Macedonian papers reacted with shock and sorrow
Balkan papers have been mourning the death of Macedonian President Boris Trajkovski in Thursday's plane crash over Bosnia-Hercegovina.
Shock and a sense of tragic loss pervade the headlines, with many papers pointing to the irony that this should happen on what was to have been a great day for the nation.
In a special edition brought out on Thursday, Utrinski Vesnik focuses on the suspended ceremony of Macedonia's EU membership application in Ireland.
"Macedonia is in shock," it says.
"This day which should have marked a celebration for the future of Macedonia which was due to submit its application for EU membership turned into a tragedy".
Another article on Friday's edition mentioned the reaction in parliament.
"A deadly atmosphere was felt in the state parliament, deputies were clearly moved, they reacted emotionally and some could not hide their tears," the paper says.
"A statesman who listened to the people's pulse," is how the Macedonian daily Vreme describes Mr Trajkovski.
"He was fully devoted to his work, he approached every political move most honestly and passionately," the article says.
Dnevnik quotes MP Slobodan Casule as blaming the crash on the poor condition of the aircraft.
The paper cites a report from the Macedonian Information Centre suggesting that the Beechcraft King Air plane was several times at the brink of crashing.
It also reprints an article from earlier this year on incidents involving government planes.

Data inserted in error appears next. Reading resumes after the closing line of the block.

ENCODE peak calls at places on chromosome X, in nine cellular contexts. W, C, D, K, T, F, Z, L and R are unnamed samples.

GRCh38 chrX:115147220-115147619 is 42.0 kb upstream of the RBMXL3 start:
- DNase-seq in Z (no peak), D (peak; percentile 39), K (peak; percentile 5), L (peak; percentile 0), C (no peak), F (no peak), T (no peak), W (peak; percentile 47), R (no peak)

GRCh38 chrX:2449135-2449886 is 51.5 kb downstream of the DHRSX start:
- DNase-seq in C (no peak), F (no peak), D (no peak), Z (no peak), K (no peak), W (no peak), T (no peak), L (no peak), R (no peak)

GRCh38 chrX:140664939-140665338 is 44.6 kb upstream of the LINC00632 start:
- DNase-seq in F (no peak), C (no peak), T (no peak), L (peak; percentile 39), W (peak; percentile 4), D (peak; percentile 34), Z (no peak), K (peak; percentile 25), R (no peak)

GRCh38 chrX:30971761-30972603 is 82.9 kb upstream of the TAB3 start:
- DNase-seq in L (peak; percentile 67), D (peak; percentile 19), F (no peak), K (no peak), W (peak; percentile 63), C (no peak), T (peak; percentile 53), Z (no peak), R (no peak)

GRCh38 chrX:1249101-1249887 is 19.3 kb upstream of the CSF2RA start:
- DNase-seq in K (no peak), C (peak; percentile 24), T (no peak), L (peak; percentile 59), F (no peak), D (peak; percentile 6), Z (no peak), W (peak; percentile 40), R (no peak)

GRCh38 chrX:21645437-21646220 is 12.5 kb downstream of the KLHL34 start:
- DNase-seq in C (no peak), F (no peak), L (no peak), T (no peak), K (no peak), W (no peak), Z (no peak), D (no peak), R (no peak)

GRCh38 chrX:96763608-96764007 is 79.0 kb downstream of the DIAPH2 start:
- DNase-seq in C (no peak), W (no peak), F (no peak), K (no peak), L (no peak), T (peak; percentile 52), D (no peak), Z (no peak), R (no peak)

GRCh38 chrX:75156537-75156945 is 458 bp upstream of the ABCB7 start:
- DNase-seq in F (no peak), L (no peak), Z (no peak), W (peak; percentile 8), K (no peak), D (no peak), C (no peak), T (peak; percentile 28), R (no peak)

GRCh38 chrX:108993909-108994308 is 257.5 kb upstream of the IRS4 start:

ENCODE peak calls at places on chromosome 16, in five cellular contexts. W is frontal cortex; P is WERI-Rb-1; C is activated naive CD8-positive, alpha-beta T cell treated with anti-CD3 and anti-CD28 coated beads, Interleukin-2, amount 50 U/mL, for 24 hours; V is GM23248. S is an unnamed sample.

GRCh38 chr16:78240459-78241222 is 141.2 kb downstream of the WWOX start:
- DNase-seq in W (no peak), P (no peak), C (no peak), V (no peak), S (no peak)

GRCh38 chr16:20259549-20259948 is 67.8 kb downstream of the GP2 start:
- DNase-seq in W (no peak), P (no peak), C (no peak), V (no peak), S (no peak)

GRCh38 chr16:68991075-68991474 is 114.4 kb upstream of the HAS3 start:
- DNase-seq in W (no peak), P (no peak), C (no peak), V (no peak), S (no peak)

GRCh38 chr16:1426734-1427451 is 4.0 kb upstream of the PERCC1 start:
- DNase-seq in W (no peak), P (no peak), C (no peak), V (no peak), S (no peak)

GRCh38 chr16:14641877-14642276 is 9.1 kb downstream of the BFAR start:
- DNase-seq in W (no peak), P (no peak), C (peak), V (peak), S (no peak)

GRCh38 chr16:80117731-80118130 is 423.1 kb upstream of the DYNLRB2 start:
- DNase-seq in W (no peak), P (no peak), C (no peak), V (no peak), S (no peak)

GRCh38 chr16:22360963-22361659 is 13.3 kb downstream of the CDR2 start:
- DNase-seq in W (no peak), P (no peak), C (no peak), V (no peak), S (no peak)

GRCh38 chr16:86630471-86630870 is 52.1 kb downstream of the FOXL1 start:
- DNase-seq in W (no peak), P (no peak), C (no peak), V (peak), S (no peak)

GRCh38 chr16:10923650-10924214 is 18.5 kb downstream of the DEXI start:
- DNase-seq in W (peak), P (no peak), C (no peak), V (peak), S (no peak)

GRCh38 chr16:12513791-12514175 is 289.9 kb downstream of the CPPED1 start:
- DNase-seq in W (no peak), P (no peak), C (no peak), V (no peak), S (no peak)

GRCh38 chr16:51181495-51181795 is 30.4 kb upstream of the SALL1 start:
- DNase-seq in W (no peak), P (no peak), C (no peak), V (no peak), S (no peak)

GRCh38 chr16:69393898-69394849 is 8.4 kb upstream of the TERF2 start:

Meanwhile Albanian-language newspapers in the region recognised that Mr Trajkovski's achievement of bringing peace between the country's ethnic groups would not die with him.
"Albanians in Macedonia will feel sorry for the death of Boris Trajkovski, but it is hard to believe that they will see his death as a loss for their aspirations," says the Kosovo paper Koha Ditore.
"He was a good man, but this is the fate of presidents in Macedonia - they either are targets of assignation attempts with the assassins never caught, or they fly on broken airplanes," says the Macedonian Albanian Fakti .
'Dream cut short'
Reaction is no less intense in other former Yugoslav states.
A commentary in the Croatian paper Novi List describes Mr Trajkovski as "a modern statesman who has brought Macedonia closer to Europe".
Serbia's Ekspres describes Mr Trajkovski as "a great man and a moderate politician with a pronounced pro-European orientation".
Borba adds: "His dream of joining Europe was brutally cut short."
The sombre mood is also present in Slovenia's papers.
Vecerspeaks of an "unlucky Macedonia", which once again faces an "uncertain political future".
While Macedonia was not completely stable under Boris Trajkovski, it was more or less peaceful, it adds.
"No-one knows how it will be tomorrow," Vecer adds.
BBC Monitoring, based in Caversham in southern England, selects and translates information from radio, television, press, news agencies and the Internet from 150 countries in more than 70 languages.